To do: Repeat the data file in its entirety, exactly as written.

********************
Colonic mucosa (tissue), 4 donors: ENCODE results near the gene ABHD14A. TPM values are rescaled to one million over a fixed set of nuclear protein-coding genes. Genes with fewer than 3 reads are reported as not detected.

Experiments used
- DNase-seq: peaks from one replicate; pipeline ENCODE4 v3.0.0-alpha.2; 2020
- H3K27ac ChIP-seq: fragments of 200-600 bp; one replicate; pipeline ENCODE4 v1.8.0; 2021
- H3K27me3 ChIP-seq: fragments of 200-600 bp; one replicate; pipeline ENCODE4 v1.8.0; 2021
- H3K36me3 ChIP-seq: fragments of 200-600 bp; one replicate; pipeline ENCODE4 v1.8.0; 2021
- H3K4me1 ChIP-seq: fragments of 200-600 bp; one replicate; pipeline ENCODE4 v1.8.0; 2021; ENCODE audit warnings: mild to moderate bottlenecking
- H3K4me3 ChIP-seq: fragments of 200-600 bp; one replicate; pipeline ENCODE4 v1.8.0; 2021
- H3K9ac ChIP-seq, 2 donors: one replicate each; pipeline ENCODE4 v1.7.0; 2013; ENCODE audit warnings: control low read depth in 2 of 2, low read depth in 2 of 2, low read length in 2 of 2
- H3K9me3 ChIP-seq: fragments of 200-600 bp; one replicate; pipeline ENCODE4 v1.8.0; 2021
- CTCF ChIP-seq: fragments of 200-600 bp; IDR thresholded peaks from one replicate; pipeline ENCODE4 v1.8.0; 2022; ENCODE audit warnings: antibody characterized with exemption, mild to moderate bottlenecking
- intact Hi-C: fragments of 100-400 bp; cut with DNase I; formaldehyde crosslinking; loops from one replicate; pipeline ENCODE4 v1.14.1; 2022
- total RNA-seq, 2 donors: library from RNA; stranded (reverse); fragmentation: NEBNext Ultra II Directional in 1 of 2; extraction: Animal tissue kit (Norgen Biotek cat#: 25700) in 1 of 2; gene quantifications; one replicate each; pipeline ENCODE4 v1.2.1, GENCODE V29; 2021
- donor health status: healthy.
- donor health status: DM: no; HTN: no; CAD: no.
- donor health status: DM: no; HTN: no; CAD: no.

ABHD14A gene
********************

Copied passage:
Colonic mucosa (tissue), 4 donors: ENCODE results near the gene ABHD14A. TPM values are rescaled to one million over a fixed set of nuclear protein-coding genes. Genes with fewer than 3 reads are reported as not detected.

Experiments used
- DNase-seq: peaks from one replicate; pipeline ENCODE4 v3.0.0-alpha.2; 2020
- H3K27ac ChIP-seq: fragments of 200-600 bp; one replicate; pipeline ENCODE4 v1.8.0; 2021
- H3K27me3 ChIP-seq: fragments of 200-600 bp; one replicate; pipeline ENCODE4 v1.8.0; 2021
- H3K36me3 ChIP-seq: fragments of 200-600 bp; one replicate; pipeline ENCODE4 v1.8.0; 2021
- H3K4me1 ChIP-seq: fragments of 200-600 bp; one replicate; pipeline ENCODE4 v1.8.0; 2021; ENCODE audit warnings: mild to moderate bottlenecking
- H3K4me3 ChIP-seq: fragments of 200-600 bp; one replicate; pipeline ENCODE4 v1.8.0; 2021
- H3K9ac ChIP-seq, 2 donors: one replicate each; pipeline ENCODE4 v1.7.0; 2013; ENCODE audit warnings: control low read depth in 2 of 2, low read depth in 2 of 2, low read length in 2 of 2
- H3K9me3 ChIP-seq: fragments of 200-600 bp; one replicate; pipeline ENCODE4 v1.8.0; 2021
- CTCF ChIP-seq: fragments of 200-600 bp; IDR thresholded peaks from one replicate; pipeline ENCODE4 v1.8.0; 2022; ENCODE audit warnings: antibody characterized with exemption, mild to moderate bottlenecking
- intact Hi-C: fragments of 100-400 bp; cut with DNase I; formaldehyde crosslinking; loops from one replicate; pipeline ENCODE4 v1.14.1; 2022
- total RNA-seq, 2 donors: library from RNA; stranded (reverse); fragmentation: NEBNext Ultra II Directional in 1 of 2; extraction: Animal tissue kit (Norgen Biotek cat#: 25700) in 1 of 2; gene quantifications; one replicate each; pipeline ENCODE4 v1.2.1, GENCODE V29; 2021
- donor health status: healthy.
- donor health status: DM: no; HTN: no; CAD: no.
- donor health status: DM: no; HTN: no; CAD: no.

ABHD14A gene